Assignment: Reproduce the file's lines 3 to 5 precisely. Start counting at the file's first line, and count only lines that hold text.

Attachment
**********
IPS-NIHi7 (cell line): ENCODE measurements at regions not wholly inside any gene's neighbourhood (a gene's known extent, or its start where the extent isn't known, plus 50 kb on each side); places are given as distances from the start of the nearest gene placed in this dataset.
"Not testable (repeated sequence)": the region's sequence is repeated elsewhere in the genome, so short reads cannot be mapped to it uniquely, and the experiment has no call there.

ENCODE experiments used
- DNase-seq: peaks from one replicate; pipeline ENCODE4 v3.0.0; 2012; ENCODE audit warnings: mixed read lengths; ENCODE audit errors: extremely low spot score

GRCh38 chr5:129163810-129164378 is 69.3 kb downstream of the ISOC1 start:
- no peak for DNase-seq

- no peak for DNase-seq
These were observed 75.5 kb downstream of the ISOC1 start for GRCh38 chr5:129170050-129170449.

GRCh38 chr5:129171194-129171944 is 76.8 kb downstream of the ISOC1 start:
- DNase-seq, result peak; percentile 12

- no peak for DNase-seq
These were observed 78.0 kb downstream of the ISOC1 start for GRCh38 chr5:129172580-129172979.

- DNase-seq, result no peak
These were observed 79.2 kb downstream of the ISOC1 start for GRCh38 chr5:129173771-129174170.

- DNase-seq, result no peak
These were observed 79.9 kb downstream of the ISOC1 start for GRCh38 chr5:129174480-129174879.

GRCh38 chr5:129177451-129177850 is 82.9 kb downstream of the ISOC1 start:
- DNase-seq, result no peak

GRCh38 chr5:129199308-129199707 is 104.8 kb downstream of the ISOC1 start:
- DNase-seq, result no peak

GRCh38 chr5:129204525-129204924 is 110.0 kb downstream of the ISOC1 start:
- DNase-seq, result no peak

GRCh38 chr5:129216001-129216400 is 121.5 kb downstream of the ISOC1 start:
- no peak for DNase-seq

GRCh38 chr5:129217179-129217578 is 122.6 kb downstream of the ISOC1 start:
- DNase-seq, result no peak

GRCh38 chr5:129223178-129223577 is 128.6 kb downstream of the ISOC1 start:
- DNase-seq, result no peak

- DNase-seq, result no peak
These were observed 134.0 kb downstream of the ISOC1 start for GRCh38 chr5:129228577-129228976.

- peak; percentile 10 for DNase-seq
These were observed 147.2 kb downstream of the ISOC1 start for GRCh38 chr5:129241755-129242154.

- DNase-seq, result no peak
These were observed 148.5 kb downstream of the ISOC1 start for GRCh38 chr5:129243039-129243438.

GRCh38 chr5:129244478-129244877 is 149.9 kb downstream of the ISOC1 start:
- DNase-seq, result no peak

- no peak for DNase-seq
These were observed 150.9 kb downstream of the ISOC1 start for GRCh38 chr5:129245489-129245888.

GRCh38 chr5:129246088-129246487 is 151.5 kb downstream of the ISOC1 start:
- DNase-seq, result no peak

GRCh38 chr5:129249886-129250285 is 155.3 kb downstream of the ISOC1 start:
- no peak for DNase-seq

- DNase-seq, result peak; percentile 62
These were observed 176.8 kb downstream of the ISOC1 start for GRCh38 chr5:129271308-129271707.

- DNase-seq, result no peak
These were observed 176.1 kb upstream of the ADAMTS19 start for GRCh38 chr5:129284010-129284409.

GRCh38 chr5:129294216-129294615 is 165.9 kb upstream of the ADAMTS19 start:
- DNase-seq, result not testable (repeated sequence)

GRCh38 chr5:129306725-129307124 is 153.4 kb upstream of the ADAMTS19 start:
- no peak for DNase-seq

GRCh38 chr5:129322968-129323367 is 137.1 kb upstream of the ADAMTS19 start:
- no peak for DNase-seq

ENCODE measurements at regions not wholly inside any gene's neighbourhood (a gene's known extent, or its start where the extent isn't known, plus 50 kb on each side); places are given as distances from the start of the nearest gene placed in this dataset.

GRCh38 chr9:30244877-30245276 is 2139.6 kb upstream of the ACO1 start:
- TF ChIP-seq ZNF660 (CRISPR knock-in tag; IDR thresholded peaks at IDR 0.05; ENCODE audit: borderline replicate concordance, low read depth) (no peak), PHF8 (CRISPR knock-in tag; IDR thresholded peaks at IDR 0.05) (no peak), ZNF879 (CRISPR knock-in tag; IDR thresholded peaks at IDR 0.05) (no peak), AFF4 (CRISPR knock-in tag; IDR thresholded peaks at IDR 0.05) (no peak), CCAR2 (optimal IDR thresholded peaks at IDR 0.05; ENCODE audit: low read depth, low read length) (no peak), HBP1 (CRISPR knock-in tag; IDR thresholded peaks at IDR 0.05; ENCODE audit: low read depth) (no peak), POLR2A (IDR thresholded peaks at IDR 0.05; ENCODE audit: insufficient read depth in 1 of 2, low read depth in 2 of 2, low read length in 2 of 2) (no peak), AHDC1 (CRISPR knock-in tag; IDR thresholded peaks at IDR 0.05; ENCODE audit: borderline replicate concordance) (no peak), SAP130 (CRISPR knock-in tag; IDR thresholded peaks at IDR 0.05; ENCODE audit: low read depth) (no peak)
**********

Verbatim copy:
ENCODE experiments used
- DNase-seq: peaks from one replicate; pipeline ENCODE4 v3.0.0; 2012; ENCODE audit warnings: mixed read lengths; ENCODE audit errors: extremely low spot score

GRCh38 chr5:129163810-129164378 is 69.3 kb downstream of the ISOC1 start: